After a minute, Grif pounded his station. “No, it's not working. I still can't access security commands. So much for your theory.”
“So much for the hypothesis
. The theory, however, may still be sound.” Vexa had a new idea; she pulled up the index of the quantum drive diagnostic systems.
Grif found the visual uplink of the bridge. “There she is.” Vexa's progressive molecular imaging scans of the bridge cast the intruder in a crisp image. The intruder remained cross-legged, spine erect in the command chair, “communing”, as Vexa had put it, with various bridge interfaces, which for the moment appeared to be in some kind of hyper-speed mode. He zeroed in on the intruder. She appeared to be a humanoid female. Her entire body, she now saw, reflected a rough, pearlescent texture that reminded Vexa of Earth coral, or shells. Her whitish hue did not glow continuously, but seemed to pulse softly at random intervals. Her hair – which was not hair – swept back over her cranium and hung in articulated fronds to her neck, again, like small interlocking white seashells. Her irises rippled the color spectrum. Her hands and feet were bare and turned upward. Vexa could not say for certain whether the intruder wore her articulated coverings, or if they were somehow part of her.
But she respirated
. Subspace or not, she was at least in part, a creature of atmosphere. Which meant, like her victims, she was also vulnerable.
The computer signaled ready. Vexa assessed her new system configuration. “Chief. Prepare yourself for a slight temporal dilation.”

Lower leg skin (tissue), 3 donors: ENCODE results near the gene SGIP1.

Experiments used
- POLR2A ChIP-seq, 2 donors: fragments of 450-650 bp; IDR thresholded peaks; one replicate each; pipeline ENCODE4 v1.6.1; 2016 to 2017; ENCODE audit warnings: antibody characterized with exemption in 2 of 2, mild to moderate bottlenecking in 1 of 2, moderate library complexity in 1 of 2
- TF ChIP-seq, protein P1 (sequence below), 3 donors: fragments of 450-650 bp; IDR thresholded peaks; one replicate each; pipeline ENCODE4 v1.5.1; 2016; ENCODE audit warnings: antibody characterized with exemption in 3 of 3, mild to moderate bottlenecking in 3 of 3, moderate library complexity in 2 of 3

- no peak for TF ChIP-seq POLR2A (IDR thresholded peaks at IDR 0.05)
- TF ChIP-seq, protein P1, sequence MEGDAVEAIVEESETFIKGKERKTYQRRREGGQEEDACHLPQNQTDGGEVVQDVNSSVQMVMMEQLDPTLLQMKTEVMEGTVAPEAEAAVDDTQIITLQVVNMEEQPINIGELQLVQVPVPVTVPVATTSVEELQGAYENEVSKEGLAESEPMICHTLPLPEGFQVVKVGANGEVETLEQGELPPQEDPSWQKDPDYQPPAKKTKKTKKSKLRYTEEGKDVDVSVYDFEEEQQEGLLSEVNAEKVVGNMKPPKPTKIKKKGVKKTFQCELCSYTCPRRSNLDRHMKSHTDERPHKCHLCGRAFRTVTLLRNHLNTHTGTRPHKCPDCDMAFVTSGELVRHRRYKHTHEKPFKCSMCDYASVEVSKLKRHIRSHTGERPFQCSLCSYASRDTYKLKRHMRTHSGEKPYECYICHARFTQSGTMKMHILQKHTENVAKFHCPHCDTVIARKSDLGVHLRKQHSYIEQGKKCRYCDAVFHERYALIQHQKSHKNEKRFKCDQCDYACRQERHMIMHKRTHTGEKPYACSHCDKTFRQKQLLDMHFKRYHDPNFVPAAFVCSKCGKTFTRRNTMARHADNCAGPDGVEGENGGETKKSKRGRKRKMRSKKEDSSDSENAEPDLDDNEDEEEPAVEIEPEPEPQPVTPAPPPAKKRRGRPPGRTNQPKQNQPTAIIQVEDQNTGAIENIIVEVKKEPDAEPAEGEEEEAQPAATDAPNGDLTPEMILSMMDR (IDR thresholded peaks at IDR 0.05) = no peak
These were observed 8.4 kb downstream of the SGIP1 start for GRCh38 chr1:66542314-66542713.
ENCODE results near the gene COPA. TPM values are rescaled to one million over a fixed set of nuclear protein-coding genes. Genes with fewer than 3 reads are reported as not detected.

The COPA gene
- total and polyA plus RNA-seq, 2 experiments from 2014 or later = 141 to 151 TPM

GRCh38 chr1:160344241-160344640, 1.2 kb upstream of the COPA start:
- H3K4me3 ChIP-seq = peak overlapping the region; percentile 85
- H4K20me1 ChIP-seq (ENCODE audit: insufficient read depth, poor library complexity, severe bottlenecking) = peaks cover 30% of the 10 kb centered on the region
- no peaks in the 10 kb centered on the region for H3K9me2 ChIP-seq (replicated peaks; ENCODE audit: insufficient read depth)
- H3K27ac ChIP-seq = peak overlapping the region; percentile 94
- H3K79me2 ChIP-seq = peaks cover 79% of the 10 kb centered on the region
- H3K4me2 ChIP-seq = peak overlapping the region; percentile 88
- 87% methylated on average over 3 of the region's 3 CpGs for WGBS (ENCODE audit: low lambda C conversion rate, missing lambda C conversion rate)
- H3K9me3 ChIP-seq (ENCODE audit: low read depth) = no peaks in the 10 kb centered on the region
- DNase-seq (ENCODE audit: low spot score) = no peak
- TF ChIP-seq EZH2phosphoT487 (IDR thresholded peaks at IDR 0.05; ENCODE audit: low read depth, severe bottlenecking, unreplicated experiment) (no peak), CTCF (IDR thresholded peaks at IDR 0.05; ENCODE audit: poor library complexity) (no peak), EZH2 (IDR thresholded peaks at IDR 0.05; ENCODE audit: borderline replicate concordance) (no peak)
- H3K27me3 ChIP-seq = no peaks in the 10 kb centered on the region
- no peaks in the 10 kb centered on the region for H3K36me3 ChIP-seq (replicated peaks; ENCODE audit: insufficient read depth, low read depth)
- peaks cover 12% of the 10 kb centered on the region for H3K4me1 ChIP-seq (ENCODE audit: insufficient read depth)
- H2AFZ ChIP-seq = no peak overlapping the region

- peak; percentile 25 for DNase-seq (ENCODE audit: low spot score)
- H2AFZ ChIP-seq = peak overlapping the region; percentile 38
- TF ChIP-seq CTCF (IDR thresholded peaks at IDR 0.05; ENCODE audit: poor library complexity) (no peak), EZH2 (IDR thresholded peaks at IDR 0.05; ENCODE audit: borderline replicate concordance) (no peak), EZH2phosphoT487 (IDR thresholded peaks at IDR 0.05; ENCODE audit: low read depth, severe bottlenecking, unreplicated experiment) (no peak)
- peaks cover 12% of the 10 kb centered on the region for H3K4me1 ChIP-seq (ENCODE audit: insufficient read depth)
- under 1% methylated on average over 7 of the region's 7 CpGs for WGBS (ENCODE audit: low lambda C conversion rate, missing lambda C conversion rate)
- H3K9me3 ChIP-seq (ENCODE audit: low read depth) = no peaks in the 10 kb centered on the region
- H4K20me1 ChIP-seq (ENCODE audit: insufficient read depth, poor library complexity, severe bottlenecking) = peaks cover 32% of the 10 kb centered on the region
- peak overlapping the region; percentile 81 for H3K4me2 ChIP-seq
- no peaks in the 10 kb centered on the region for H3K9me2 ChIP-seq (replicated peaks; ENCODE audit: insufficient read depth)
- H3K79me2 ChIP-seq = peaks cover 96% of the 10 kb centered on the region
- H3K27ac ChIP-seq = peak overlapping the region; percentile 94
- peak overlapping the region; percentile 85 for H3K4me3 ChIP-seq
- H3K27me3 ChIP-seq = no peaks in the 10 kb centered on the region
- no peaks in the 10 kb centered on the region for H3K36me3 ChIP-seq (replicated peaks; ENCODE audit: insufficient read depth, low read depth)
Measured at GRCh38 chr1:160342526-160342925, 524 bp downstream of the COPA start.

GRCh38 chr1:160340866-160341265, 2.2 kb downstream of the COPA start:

The chief turned. “I don't know what that means.”
Vexa activated the signal jamming transmissions, this time on a triaxillating band modulated with chronoton phase emissions, aimed back onto the ship itself.
Suddenly everything began to interlace in time, from milliseconds before to milliseconds after the event. Grif studied his hand, trailing back and forth. Sound seemed to rise and fall in echo. Vexa found the effect most...hypnotic.
An indicator revealed the transporter link breaking. Ship systems started coming back online. The transporters powered down.
On the visual uplink to the bridge, the intruder shot up out of her seat to physically inspect the Ops station. When various commands failed to respond, she turned, and cocked her head, mystified, directly at Vexa.
“She didn't plan on you,” Grif said.
“Paris to Vexa. Report.”
“We are currently experiencing the time dilation effect of chronophasic emission interlaced with subspace interferometric frequencies. For now they seem to have blocked the intruder's access to ship systems, Sir.”
“I don't know what you did, but people are starting to wake up. Ship status?”
“Sixty-eight percent of the crew have been transported to Voyager, Sir. Sir, I'm picking up another trellium fusion source.”